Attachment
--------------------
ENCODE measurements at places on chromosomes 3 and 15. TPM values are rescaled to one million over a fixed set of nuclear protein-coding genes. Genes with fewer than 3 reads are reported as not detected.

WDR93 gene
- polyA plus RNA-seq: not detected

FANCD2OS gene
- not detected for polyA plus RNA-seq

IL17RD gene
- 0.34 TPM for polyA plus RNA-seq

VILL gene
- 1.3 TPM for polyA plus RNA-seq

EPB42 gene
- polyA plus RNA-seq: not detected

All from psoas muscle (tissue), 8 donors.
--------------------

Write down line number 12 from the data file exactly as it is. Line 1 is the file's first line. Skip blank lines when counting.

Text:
All from psoas muscle (tissue), 8 donors.